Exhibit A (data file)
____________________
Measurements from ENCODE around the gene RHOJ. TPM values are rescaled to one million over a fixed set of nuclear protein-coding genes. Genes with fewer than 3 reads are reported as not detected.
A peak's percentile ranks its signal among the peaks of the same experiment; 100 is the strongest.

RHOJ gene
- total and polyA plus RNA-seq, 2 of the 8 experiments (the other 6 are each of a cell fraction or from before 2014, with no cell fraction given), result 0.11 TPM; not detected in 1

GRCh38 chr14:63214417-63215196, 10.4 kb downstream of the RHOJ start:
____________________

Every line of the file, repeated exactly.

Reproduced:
Measurements from ENCODE around the gene RHOJ. TPM values are rescaled to one million over a fixed set of nuclear protein-coding genes. Genes with fewer than 3 reads are reported as not detected.
A peak's percentile ranks its signal among the peaks of the same experiment; 100 is the strongest.

RHOJ gene
- total and polyA plus RNA-seq, 2 of the 8 experiments (the other 6 are each of a cell fraction or from before 2014, with no cell fraction given), result 0.11 TPM; not detected in 1

GRCh38 chr14:63214417-63215196, 10.4 kb downstream of the RHOJ start: